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The Q'ero became more widely known due to the 1955 ethnological expedition of Dr. Oscar Nuñez del Prado of the National University of San Antonio Abad in Cuzco, after which the myth of the Inkarrí was published for the first time. Nuñez del Prado first met the Q'ero on a festival in Paucartambo. He discovered many legacies of the Inca in the Q'ero thought to be extinct.
Geography and historyAndes, approximately 190 kilometers northeast of Cuzco. The hacienda's owners were banished in 1963, and since then the whole area has belonged to the Q'ero. The ground is not very fertile, and the Q'ero live in modest circumstances. They often live in one-room houses not larger than 20 m², made of clay and natural stone with roofs of hard grass. The area stretches over several climates, with elevations from under 1800 m to over 4500 m. Depending on the climatic zone, maize and potatoes may be grown, while in high areas llamas are kept. Fields are plowed with a type of foot-plow (chaki taklla).
The Q'ero ranged from six to eight functioning communities. The full eight communities are: Hatun Q'ero, Q'ero Totorani, K'allakancha, Markachea, Pukara, Q'achupata, Kiko, and Hapu. These Villiages are spread across four valleys that range in altitude from 1,800 to 4,600 meters . The Vanishing Cultures Foundation states that there are only six fully functioning and healthy villages while the 2004 Census lists 628 Q'ero families for a total of 3,786 people. The lower areas of the community are inhabited seasonally, only to till the fields; therefore the housing there consists of temporary huts made of clay and branches (chuklla).
Due to their geographical isolation the Q'ero have no visible Spanish influence such as a central plaza surrounded by a church and municipality buildings. They still follow many Inca traditions like the preserved societal position of the varayoq, he who carries staff. The Q'ero used the Quipu, a knotted counting device used to keep track of herds, and a special flute. Other characteristics found in both the Incas and the Q'ero are the wearing of the sleeveless tunic,Uncu, a ceremonial head covering called a llaqolla. In additiotion to the Uncu and the llaqolla the Q'ero weaved a small bag similar, wayako, used to store the Quipu. Also instead of using a pen and paper to write they weave geometric motifs that all have names and meanings which can be compared to books.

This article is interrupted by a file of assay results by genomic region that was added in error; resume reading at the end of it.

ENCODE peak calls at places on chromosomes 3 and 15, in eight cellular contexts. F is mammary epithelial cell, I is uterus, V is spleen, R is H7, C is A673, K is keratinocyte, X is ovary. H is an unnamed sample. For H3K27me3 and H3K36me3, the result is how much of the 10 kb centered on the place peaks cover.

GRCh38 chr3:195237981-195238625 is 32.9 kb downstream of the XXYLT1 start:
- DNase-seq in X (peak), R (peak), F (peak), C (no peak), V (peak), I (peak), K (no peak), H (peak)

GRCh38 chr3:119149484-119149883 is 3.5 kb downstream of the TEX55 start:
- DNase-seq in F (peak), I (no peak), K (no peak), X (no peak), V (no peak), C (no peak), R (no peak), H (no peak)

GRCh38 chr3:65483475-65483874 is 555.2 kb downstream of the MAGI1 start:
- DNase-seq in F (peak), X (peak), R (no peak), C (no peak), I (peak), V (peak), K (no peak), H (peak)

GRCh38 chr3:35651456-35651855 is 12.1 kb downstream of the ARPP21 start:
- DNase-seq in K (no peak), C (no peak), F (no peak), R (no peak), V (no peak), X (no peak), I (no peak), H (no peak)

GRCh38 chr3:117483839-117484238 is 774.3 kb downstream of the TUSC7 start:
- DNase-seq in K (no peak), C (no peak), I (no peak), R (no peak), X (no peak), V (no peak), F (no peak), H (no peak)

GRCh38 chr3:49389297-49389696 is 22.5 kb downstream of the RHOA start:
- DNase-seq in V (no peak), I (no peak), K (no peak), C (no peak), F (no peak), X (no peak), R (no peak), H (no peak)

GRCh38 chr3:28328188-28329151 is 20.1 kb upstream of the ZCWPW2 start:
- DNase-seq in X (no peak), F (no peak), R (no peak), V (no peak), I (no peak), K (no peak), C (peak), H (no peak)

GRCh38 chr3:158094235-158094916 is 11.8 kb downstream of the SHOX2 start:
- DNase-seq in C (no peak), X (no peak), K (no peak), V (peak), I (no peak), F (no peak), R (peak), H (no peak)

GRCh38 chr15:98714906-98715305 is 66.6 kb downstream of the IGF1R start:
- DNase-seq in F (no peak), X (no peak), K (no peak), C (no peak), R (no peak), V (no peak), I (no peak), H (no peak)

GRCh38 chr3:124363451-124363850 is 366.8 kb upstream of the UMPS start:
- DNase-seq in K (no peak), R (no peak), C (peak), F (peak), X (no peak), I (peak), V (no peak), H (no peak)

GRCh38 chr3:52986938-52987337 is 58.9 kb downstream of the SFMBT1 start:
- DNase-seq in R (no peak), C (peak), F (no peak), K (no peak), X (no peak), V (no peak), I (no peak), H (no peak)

The Q'ero believe that they are descended from the Inca and consider themselves the last descendants. According to tradition, their ancestors defended themselves from invading Spanish conquistadores with the aid of local mountain deities (Apu) that devastated a Spanish Army near Wiraquchapampa.
The religion of the Q'ero is syncretic, consisting of a mixture of European Christianity with elements of the traditional religion of the Andes. Shamans of different levels (Altumisayuq, Pampamisayuq) still have a high reputation. They worship Mother Nature (Pachamama) as well as other mountain spirits, called "Apus", e.g. Ausangate (Apu Awsanqati), [[Salkantai] "(Apu Salkantai).
Until now there were two great ages in the myth of the Q'ero that replace each other by big turning points in history (Pachakutiy) while a new age is still approaching. During the first age (Ñawpa Pacha), the time of the first men (Ñawpa Machu), only the moon existed (Killa). Within the first big turning point of history the sun (Inti aka Wayna Qhapaq, young sovereign) appeared and dried out the Ñawpa Machu. The king Inca (Inkarri) was the son of the sun and father of the Inca and therefore ancestor of the Q'eros. When Inkarri founded the city Qusqu (Cusco) by throwing a golden rod he also created Jesus Christ. The current age (Kay Pacha) was initiated by the arrival of the Spanish and the violent death of Inkarri who afterwards raptured to the sanctuary Paititi. The time of the Incas is often referred to as the Kay Pacha which is also the age of the sun (Inti). This age will end with another Pachakutiy when Inkarri returns converting everything into gold and silver (Taripay Pacha). The sun will burn the world with bad people while good people will ascend to heaven (Hanaq Pacha). The return of the Inkarri is espected soon; a testimony of his mounting is for example the banishing of the Hacendados which so it is said were very cruel.
All age groups speak Quechua, the language of the Inca, specifically the Qusqu-Qullaw dialect, albeit with considerable influence from Spanish language in vocabulary and syntax. Spanish is taught in schools, so young Q'ero people are likely to speak Spanish, especially in Hapu Q'ero.
- Thomas Müller and Helga Müller-Herbon, Die Kinder der Mitte. Die Q'ero-Indianer, Lamuv Verlag. Göttingen 1993, ISBN 3889770495
- Americo Yabar, Orlando Vasquez and Antonio Vasquez, Qero. Auf den Spuren der Q'ero-Indianer in die magische Welt der Anden, Taschenbuch, Vier Türme GmbH, 2000. ISBN 3878685033
- This article incorporates information from the equivalent article on the German Wikipedia.
- Nation Q'ero website
- Blog of Nation Q'ero
- Community of Q'eros website
- Factores que inciden en los procesos de conservación y cambio intergeneracional de la lengua quechua en dos comunidades q'iru, Cuzco, Perú (PDF) (Spanish)
-  (Spanish)